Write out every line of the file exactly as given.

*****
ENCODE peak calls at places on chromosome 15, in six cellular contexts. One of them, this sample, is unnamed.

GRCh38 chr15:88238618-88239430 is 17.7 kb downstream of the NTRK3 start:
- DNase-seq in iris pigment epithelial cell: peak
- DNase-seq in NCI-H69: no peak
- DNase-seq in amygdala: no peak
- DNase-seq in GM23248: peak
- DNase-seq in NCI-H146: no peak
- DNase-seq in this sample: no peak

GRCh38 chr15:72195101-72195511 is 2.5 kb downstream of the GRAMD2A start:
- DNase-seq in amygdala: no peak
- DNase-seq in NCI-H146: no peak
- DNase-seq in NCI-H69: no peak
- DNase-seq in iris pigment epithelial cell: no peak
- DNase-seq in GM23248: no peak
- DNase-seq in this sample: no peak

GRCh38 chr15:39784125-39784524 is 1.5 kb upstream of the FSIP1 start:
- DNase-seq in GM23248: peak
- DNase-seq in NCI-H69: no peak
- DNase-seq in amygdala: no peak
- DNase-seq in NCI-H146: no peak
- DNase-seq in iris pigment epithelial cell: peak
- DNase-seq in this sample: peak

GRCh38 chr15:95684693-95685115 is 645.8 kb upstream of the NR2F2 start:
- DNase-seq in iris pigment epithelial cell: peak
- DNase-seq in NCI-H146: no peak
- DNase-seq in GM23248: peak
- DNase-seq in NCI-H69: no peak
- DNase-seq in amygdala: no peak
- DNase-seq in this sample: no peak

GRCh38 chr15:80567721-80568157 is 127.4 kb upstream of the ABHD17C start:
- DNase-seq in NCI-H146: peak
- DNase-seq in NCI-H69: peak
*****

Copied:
ENCODE peak calls at places on chromosome 15, in six cellular contexts. One of them, this sample, is unnamed.

GRCh38 chr15:88238618-88239430 is 17.7 kb downstream of the NTRK3 start:
- DNase-seq in iris pigment epithelial cell: peak
- DNase-seq in NCI-H69: no peak
- DNase-seq in amygdala: no peak
- DNase-seq in GM23248: peak
- DNase-seq in NCI-H146: no peak
- DNase-seq in this sample: no peak

GRCh38 chr15:72195101-72195511 is 2.5 kb downstream of the GRAMD2A start:
- DNase-seq in amygdala: no peak
- DNase-seq in NCI-H146: no peak
- DNase-seq in NCI-H69: no peak
- DNase-seq in iris pigment epithelial cell: no peak
- DNase-seq in GM23248: no peak
- DNase-seq in this sample: no peak

GRCh38 chr15:39784125-39784524 is 1.5 kb upstream of the FSIP1 start:
- DNase-seq in GM23248: peak
- DNase-seq in NCI-H69: no peak
- DNase-seq in amygdala: no peak
- DNase-seq in NCI-H146: no peak
- DNase-seq in iris pigment epithelial cell: peak
- DNase-seq in this sample: peak

GRCh38 chr15:95684693-95685115 is 645.8 kb upstream of the NR2F2 start:
- DNase-seq in iris pigment epithelial cell: peak
- DNase-seq in NCI-H146: no peak
- DNase-seq in GM23248: peak
- DNase-seq in NCI-H69: no peak
- DNase-seq in amygdala: no peak
- DNase-seq in this sample: no peak

GRCh38 chr15:80567721-80568157 is 127.4 kb upstream of the ABHD17C start:
- DNase-seq in NCI-H146: peak
- DNase-seq in NCI-H69: peak